His first at bat against Justin Verlander, he got ahead 2-0, and swung at only one pitch, and worked a full count walk. All of those pitches were either in the zone or very close to it. This is a very promising at bat. At the same time, his one swing in the count came on 2-0 and it was a slider low and away. Obviously, Verlander is one of the best in the business, but if Viciedo has just decided to swing no matter what on 2-0 it may squander the advantage he holds in that count. Still - overall, great! He even adjusted in the at bat, and when Verlander threw that slider on 2-2 and 3-2, Viciedo laid off it and was rewarded with a walk.
His second at bat against Verlander, Viciedo again took the first pitch, this time way outside. He then grounded out on the second. It was a 1-0 fastball that was technically in the zone, but it was low and pretty much on the outer black. This could still be considered a good approach - you can't just put your bat on your shoulder all the time and hope they walk you. A hitter needs to have an idea of what they are looking for, and if he was looking for a fastball over the plate this technically matches that description. It just didn't work out. I am all for good process even if it doesn't yield the best results - but he's going to have to be more careful when there aren't any strikes on him yet. It's not really a great pitch to hit.
Viciedo's third time up against Verlander was in a key spot, as the Tigers had rallied to tie the game 3-3. Viciedo came up with 1 on and 1 out, as Adam Dunn had just worked a brilliant walk. Viciedo would ground into a double play on the first pitch of the at bat. Now, the location of the pitch was a great one to swing at - almost thigh-high and pretty solidly over the plate. The problem is it was a change up and Viciedo got in front of it. Being able to identify offspeed pitches - particularly from right-handers - is something that has held Viciedo back. This may simply be a case of getting beaten by an elite pitcher, which happens to everybody. Maybe, after taking the first pitch in his first two appearances, he figured he would get something to hit and he got something that deceptively looked very hittable. You don't want to give up free strikes, after all. The result was disastrous, and might be a sign of Old Bad Viciedo, but it could just be bad luck.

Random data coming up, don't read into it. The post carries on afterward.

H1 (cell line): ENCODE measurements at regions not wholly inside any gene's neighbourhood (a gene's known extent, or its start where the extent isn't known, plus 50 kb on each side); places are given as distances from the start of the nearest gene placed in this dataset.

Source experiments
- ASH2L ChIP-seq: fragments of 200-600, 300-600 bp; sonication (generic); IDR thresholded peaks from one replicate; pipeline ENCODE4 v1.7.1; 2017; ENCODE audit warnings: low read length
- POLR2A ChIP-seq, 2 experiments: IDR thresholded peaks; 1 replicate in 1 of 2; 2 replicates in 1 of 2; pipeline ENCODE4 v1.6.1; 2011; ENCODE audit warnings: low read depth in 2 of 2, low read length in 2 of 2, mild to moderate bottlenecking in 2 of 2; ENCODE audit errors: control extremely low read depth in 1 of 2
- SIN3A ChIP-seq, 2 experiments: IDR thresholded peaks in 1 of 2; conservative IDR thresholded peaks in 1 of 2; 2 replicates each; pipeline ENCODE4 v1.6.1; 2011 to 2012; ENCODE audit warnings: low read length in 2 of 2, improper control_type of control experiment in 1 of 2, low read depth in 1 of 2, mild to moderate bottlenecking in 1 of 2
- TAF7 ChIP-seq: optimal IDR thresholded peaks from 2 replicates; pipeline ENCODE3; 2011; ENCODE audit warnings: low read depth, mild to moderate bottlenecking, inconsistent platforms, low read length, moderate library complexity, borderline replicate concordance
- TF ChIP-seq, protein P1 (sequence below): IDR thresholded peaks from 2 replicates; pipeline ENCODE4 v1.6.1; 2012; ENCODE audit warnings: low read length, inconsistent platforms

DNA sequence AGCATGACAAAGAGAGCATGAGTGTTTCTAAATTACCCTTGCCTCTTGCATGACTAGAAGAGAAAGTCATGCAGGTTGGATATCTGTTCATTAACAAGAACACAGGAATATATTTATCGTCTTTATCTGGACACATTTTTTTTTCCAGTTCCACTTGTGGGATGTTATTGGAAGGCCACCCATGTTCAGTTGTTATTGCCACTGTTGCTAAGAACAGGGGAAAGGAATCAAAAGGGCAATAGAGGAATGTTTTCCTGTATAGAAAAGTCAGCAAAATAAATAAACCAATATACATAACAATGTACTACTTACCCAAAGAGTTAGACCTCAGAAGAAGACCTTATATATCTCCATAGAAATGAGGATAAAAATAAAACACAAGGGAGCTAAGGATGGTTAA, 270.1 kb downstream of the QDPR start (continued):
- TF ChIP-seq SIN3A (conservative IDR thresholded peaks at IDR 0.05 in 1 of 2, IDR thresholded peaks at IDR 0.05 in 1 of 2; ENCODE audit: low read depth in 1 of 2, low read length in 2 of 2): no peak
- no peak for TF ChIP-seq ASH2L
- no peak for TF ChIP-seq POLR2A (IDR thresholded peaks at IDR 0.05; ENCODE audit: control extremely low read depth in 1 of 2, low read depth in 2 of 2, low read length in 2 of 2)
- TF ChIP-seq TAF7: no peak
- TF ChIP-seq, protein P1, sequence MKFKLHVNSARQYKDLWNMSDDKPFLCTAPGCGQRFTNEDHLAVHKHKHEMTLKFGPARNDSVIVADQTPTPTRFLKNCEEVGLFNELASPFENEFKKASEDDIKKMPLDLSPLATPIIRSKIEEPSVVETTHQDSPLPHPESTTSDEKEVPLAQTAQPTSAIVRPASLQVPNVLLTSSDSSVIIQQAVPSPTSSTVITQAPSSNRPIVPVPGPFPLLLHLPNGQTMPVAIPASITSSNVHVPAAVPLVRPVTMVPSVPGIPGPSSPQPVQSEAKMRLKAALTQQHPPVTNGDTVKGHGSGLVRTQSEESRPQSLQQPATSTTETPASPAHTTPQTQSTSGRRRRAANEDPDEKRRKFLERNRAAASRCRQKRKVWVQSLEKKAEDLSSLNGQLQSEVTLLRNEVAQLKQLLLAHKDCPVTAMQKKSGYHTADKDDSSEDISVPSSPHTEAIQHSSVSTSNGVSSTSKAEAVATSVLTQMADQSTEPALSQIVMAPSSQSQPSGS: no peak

The fourth at bat was arguably his best of the night, coming against Joba Chamberlain. Again, he took to get ahead -- this time 3-0. He then fouled off an excellent pitch to hit. I'm totally fine with trying to club a 3-0 meatball every now and then. The one real mistake he made came on the next pitch, as Chamberlain threw a slider low and away that was on the absolute outside edge of the zone. Not a great pitch to hit, and on 3-1, you can afford to take it. Viciedo fouled it off. Then on 3-2, Viciedo took a ball that was probably outside, and unfortunately the umpire made a mistake and called it strike three. This is a case of great process - that 3-1 slider notwithstanding, although it may have been a strike anyway -- bad result. I hope Viciedo isn't discouraged by this, as it was really cool to see him take that 3-2 pitch.
Oh, and then in the 9th inning Viciedo made an error which cost them the game - his fourth error in the outfield in only 24 games. And it's not like he has a ton of range.
So - has Viciedo changed? Is he finally going to leverage his very good batspeed and power into results with his improved approach? Or is the approach just a mirage from small sample noise? The one thing that we can be sure of, it would seem, is that the guy cannot play defense. But Viciedo's approach - what he swings at, what he doesn't, what he wants to attack, and what kind of read he is getting on the pitch - is absolutely something to keep an eye on, and frankly it can be fascinating pretty much every single at bat moving forward, particularly given the shift of organizational focus on offense under the Hahn Regime.